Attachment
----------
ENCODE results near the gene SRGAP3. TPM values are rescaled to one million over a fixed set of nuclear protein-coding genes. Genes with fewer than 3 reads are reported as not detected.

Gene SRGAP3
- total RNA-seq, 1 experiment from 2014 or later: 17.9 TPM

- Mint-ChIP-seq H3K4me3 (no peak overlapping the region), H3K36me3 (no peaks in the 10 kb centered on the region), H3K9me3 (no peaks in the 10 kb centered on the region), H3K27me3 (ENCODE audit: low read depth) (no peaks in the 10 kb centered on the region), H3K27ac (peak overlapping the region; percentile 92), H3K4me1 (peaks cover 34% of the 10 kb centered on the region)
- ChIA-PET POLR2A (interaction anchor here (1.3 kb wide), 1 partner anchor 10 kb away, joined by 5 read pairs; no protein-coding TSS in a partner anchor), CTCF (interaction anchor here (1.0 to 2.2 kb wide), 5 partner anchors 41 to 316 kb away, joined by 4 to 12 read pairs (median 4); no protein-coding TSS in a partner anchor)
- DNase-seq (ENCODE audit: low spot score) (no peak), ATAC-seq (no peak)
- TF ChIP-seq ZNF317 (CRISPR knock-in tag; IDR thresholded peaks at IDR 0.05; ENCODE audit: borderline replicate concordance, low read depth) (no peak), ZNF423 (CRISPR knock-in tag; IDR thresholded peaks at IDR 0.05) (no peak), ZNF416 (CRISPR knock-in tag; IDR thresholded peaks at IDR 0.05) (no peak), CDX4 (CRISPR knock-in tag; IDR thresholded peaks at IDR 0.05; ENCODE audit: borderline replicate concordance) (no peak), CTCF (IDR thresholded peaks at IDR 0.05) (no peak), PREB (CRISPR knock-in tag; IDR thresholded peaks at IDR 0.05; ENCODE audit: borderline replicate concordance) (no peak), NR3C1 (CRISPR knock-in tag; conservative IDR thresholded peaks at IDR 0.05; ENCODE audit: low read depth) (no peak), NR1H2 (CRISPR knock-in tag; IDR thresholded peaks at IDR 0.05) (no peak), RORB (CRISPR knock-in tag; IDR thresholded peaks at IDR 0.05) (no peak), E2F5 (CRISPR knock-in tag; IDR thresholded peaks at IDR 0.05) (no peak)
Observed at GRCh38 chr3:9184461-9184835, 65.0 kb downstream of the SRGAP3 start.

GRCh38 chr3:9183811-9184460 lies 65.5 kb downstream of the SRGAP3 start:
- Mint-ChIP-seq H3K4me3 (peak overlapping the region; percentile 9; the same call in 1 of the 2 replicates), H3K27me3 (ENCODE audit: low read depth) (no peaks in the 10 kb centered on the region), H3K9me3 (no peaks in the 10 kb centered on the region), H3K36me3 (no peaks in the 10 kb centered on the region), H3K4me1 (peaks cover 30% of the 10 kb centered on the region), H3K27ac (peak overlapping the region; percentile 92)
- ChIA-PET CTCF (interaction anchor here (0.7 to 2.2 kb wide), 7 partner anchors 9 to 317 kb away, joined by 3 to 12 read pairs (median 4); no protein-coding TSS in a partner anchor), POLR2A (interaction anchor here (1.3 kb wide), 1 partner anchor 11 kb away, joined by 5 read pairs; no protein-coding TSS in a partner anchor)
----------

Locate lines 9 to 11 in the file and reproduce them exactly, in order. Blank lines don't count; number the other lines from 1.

GRCh38 chr3:9183811-9184460 lies 65.5 kb downstream of the SRGAP3 start:
- Mint-ChIP-seq H3K4me3 (peak overlapping the region; percentile 9; the same call in 1 of the 2 replicates), H3K27me3 (ENCODE audit: low read depth) (no peaks in the 10 kb centered on the region), H3K9me3 (no peaks in the 10 kb centered on the region), H3K36me3 (no peaks in the 10 kb centered on the region), H3K4me1 (peaks cover 30% of the 10 kb centered on the region), H3K27ac (peak overlapping the region; percentile 92)
- ChIA-PET CTCF (interaction anchor here (0.7 to 2.2 kb wide), 7 partner anchors 9 to 317 kb away, joined by 3 to 12 read pairs (median 4); no protein-coding TSS in a partner anchor), POLR2A (interaction anchor here (1.3 kb wide), 1 partner anchor 11 kb away, joined by 5 read pairs; no protein-coding TSS in a partner anchor)